change organization. so we really believe that in order to change immigration policy, first we really need to change the conversation about this issue the american public. so we advocate for better representation of immigrant stories in the media. and obviously, digital narratives have become more and more important in our age. so we decided a couple of years ago to really invest in looking at narratives online. and we started with this landscape analysis of youtube. so what we are looking at with that visualization is at the top anti-immigration content of the last 15 years. and what we found in our landscape analysis is that the majority of the most viral anti-immigration content actually is produced by a handful of organizations. and the reason why that's very important is, i think, there's a pervasive narrative out there that xenophobia and anti immigration rhetoric comes from individuals. it comes from citizens, and
it's a populist, grassroots sentiment. and that's not what we saw on the research. what we saw on the research is that actually these messaging campaigns and communications strategies are highly intentional. they are centralized. and they come from were funded institutions. i know hassan it's gonna speak about that kind of network, which we're talking about hundreds of millions of dollars, decades of infrastructure, and essentially what we're talking about is an anti-immigration media machine. nothing like this exists on the immigration or progressive side. and perhaps, that's the reason why we keep losing on this issue. >> yeah this is big money. this is in populism, do your point. before i move over to hassan, give us a sense of the kind of videos that are most effective on changing peoples minds on immigration. >> yeah, absolutely, one of the elements that we studied in our report is actually around the packaging of these videos. so we were really interested in the way these messages are
disseminated and packaged. so we looked at different animation styles, different genres, different messengers, and what we found is actually most of the videos that are the top four forming over the last 15 years are presented as explainer videos, sort of educational content. and we actually think that's why they're so effective, because they present their biases and kind of extreme messages, as if their academic. >> right, to be clear, we're not showing viewers at this moment, because we don't to spread disinformation. >> hassan, democratic congressman david cecily called out some of these narratives that we're hearing this week. take a listen. >> they have a 60 page memo prepared by the ranking member of this committee, as reported in the newspaper. that's a memo that includes misleading and provocative talking points that seek to betray migrants and refugees as perpetrators of gruesome crimes, as they confidential for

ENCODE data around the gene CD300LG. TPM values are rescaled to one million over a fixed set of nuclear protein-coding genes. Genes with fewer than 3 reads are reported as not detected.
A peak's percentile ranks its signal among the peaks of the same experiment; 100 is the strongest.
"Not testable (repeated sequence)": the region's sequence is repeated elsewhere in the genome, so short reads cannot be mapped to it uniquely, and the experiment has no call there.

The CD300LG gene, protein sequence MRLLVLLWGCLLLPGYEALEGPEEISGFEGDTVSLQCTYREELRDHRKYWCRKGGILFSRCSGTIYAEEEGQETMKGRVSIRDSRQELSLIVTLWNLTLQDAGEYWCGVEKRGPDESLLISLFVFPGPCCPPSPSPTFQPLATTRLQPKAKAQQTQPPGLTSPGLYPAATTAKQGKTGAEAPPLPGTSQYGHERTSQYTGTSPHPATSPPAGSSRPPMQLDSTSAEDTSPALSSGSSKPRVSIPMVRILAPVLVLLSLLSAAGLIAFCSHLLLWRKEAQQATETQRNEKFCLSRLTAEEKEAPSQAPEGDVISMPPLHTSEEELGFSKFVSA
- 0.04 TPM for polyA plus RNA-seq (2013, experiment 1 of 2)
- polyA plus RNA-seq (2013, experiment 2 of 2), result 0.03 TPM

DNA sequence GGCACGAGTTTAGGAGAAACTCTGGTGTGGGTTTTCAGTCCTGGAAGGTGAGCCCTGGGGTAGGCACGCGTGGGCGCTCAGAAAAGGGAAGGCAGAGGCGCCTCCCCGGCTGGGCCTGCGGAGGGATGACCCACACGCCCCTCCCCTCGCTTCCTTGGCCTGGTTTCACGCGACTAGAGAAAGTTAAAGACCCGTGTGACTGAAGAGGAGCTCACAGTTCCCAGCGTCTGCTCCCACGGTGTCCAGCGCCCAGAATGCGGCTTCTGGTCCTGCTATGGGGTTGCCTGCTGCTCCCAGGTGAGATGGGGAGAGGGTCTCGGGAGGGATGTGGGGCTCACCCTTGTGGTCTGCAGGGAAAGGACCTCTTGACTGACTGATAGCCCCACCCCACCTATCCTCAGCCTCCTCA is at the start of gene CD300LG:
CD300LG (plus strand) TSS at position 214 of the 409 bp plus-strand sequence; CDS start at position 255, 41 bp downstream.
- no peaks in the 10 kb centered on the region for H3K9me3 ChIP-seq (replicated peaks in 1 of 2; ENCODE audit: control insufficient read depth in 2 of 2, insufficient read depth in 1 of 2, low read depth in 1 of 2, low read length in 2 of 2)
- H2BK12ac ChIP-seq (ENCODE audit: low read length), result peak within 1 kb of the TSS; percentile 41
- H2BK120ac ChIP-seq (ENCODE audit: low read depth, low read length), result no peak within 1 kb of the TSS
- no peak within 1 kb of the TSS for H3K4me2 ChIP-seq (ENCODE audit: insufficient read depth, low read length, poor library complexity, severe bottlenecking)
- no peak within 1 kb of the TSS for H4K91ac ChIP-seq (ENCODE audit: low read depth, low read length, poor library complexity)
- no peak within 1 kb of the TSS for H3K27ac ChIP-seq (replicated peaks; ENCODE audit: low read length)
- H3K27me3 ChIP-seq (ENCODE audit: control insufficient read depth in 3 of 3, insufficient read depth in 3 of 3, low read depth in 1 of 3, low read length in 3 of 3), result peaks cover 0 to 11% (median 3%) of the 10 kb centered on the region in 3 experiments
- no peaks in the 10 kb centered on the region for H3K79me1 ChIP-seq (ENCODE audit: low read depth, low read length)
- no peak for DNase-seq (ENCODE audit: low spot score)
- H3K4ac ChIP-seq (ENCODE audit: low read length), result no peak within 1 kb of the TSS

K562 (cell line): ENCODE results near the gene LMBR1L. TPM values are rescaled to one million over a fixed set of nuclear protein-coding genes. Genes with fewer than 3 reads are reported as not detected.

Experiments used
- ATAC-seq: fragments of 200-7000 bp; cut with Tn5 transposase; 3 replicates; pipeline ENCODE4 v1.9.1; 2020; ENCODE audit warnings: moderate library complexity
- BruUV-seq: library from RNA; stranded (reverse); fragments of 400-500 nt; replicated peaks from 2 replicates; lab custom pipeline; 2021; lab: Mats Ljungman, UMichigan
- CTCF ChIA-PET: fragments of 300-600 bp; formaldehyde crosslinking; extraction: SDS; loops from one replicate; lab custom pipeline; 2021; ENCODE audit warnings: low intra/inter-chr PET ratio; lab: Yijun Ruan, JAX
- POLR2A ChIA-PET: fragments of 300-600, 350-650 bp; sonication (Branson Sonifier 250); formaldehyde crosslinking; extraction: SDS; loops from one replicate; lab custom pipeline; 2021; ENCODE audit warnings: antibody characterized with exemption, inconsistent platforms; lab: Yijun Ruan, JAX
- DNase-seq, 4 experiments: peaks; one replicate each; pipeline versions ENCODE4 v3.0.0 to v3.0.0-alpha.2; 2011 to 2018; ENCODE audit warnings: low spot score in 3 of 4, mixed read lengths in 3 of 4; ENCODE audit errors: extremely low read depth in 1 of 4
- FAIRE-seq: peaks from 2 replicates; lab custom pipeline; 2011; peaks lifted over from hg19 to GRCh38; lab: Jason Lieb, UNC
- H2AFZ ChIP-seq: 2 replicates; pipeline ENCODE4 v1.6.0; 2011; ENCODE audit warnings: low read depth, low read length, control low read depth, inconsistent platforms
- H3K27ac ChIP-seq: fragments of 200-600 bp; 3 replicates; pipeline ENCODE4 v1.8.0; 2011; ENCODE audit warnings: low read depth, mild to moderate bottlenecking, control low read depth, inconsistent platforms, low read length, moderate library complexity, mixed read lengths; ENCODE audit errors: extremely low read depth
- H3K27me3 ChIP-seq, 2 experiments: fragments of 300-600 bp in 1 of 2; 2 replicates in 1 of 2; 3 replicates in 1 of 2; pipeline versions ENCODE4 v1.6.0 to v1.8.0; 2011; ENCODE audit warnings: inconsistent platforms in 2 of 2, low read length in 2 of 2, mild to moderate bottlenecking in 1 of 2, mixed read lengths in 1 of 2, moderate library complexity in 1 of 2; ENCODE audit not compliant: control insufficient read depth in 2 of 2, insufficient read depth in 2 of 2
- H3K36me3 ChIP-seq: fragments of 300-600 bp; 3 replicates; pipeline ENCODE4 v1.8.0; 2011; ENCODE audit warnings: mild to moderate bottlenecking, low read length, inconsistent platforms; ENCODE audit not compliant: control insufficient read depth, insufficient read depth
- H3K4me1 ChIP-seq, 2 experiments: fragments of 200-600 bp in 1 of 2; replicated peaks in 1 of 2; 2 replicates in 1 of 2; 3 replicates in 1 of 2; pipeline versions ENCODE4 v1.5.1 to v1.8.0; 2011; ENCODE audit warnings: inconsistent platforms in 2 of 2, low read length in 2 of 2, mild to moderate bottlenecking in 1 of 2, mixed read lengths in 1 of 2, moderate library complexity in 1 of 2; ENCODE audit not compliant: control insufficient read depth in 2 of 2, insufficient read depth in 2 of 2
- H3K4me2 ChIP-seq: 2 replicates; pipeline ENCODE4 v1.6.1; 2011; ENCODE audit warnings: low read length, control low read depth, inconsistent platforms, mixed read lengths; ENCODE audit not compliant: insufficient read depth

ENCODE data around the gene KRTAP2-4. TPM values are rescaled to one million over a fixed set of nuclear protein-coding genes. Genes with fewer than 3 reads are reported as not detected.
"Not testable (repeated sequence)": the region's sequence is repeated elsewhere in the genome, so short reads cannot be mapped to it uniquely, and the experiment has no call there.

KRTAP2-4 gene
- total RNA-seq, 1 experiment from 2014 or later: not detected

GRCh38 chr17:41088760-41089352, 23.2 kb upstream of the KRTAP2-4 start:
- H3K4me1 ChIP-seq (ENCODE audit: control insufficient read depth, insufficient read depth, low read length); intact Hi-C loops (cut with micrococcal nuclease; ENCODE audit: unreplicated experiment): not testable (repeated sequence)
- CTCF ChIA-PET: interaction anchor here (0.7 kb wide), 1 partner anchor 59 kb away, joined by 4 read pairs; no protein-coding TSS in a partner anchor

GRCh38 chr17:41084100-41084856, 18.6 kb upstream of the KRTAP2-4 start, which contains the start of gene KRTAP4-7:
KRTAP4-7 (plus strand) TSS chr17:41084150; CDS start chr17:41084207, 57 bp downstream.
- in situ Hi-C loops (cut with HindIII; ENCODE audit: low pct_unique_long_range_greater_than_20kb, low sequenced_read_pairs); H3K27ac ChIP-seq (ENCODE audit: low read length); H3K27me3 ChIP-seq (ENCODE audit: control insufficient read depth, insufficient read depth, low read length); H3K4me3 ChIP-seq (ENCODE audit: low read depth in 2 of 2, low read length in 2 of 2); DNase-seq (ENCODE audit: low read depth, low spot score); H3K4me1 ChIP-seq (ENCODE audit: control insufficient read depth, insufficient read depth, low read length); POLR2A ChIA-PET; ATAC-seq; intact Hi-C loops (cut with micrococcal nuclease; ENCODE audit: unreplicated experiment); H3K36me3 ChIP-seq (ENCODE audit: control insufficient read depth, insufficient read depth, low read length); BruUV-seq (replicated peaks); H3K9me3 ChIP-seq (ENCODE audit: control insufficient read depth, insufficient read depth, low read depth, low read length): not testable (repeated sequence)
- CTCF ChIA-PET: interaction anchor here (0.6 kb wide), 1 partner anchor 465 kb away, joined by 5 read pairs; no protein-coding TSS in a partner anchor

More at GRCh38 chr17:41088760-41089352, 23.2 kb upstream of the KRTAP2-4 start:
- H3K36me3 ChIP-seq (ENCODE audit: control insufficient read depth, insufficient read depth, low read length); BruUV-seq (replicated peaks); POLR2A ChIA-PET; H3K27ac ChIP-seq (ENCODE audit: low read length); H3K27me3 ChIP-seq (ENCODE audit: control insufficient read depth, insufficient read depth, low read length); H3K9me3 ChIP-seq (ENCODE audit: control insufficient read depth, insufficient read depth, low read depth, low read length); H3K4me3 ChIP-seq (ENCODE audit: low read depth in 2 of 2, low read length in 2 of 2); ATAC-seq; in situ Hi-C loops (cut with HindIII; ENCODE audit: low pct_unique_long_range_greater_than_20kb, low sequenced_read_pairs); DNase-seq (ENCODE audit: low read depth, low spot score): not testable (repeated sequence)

internal use only document. and it's prepared so that the republicans can argue that democrats are seeking to, listen to this, abolish all immigration enforcement, and even encourage illegal immigration! so don't be confused, with all due respect, mister secretary, of your ongoing altercation with data and information committee. there's a whole plan about with this hearing is about, and it's about creating fox news spots, that they can use. and i regret that you have to be part of this. >> so hassan, what i would like to do is connect the dots for us between the disinformation we see on youtube, the disinformation we see coming out of sitting members of the gop, and then, how all of that shapes both immigration policy and the experience of refugee, asylum seekers who want to come to this country? >> thank you so much for having me, alicia, once again. i was on the show last year. you asked me to draw a line
also between the papers of john tanden and modern immigration policy. obviously, this report from define america, defying american, is actually one such line. because they realize that the messaging battle, the messaging battle is where the war would be one. and he was raising tens of thousands of dollars in the 1990s, you know, free internet, on videos like, you know, ridiculous gambles videos mentioned and their report. so it's very deliberate. it's very funded. it's very well funded. and we see it coming out now, and shifting the entire discourse on immigration around immigration policy. despite the fact that it's not division of america that most americans believe in. most americans believe that it doesn't matter what language you speak, or where you are from, or how you love, or who you love, etc, you come here to prove yourself, and the network
believes in this great replacement theory, which is in reference to, as in your report several times and, this is what they've been peddling for 14 years. over and over, peddling fear of others, fear that america won't be america anymore, that they're gonna let all these immigrants in, black people are uncivilized, diseased, genetically inferior. and yes, they're actually argue genesis to actually believe in genetic hierarchy. so it's really, you know, unnerving and frankly, disgusting stuff. and all americans i think need to understand what makes this great replacement network tick. >> in spite of all that, in spite of all this effort, you describe a quote, movable middle group of voters. who are they? why are they important to this conversation? >> absolutely. so we define the movable middle as an american who are neither very pro or very anti